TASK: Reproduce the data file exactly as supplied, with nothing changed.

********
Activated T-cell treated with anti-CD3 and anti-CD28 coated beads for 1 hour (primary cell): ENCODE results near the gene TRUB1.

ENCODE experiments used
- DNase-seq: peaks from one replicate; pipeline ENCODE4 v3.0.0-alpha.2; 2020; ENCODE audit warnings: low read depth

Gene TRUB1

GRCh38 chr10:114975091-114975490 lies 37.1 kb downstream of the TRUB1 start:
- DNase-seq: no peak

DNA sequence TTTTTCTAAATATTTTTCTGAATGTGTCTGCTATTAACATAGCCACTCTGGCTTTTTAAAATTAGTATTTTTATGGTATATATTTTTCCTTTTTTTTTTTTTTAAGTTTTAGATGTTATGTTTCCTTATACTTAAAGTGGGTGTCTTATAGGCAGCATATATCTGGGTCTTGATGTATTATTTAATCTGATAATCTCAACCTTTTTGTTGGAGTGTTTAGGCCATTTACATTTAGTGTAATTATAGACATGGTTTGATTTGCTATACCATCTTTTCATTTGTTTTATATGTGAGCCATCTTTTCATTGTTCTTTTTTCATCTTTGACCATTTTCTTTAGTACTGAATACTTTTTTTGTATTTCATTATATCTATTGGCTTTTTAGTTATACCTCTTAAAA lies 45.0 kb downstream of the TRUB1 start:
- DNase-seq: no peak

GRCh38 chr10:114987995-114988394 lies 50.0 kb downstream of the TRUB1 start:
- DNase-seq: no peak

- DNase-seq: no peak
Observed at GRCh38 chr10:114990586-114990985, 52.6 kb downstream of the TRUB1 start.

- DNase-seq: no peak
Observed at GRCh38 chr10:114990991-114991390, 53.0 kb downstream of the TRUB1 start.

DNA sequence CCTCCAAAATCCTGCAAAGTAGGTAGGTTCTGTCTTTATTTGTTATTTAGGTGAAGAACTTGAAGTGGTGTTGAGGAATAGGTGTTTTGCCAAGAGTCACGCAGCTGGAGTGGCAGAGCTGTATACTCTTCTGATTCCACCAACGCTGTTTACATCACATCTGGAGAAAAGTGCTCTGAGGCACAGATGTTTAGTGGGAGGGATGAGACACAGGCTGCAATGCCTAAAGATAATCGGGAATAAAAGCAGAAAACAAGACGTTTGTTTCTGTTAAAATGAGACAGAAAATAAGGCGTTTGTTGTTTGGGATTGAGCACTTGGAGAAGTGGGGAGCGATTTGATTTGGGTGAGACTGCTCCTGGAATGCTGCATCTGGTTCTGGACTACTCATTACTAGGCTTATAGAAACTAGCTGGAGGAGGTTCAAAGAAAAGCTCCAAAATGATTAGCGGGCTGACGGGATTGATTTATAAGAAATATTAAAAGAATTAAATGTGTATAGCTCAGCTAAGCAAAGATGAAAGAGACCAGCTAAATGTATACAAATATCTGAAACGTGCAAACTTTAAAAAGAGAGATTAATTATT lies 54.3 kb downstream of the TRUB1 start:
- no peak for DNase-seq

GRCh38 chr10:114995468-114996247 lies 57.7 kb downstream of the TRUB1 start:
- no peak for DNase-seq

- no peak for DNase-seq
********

Activated T-cell treated with anti-CD3 and anti-CD28 coated beads for 1 hour (primary cell): ENCODE results near the gene TRUB1.

ENCODE experiments used
- DNase-seq: peaks from one replicate; pipeline ENCODE4 v3.0.0-alpha.2; 2020; ENCODE audit warnings: low read depth

Gene TRUB1

GRCh38 chr10:114975091-114975490 lies 37.1 kb downstream of the TRUB1 start:
- DNase-seq: no peak

DNA sequence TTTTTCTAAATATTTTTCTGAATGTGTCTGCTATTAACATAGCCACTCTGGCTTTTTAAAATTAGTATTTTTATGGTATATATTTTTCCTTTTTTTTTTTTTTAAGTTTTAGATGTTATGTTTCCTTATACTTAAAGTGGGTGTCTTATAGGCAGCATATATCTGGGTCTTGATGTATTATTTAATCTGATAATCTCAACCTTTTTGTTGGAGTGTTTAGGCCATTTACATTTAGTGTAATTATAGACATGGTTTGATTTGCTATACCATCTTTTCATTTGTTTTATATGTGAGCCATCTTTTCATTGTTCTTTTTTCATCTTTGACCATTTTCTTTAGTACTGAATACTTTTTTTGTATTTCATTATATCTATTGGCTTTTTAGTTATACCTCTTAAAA lies 45.0 kb downstream of the TRUB1 start:
- DNase-seq: no peak

GRCh38 chr10:114987995-114988394 lies 50.0 kb downstream of the TRUB1 start:
- DNase-seq: no peak

- DNase-seq: no peak
Observed at GRCh38 chr10:114990586-114990985, 52.6 kb downstream of the TRUB1 start.

- DNase-seq: no peak
Observed at GRCh38 chr10:114990991-114991390, 53.0 kb downstream of the TRUB1 start.

DNA sequence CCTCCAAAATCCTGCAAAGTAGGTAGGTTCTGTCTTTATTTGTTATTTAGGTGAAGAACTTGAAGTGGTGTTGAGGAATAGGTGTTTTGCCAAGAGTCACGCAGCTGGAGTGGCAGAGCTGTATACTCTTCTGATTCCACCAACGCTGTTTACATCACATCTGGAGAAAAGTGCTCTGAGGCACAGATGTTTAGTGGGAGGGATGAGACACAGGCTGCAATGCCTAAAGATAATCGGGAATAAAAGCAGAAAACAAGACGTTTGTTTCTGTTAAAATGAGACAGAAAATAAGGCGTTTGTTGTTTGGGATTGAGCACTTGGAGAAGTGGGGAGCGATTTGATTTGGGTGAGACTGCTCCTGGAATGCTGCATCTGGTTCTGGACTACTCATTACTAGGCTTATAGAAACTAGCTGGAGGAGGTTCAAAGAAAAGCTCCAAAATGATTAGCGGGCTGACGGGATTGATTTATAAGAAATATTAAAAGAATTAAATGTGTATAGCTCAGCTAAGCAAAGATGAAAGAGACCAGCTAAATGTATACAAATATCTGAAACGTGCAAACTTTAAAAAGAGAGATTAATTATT lies 54.3 kb downstream of the TRUB1 start:
- no peak for DNase-seq

GRCh38 chr10:114995468-114996247 lies 57.7 kb downstream of the TRUB1 start:
- no peak for DNase-seq

- no peak for DNase-seq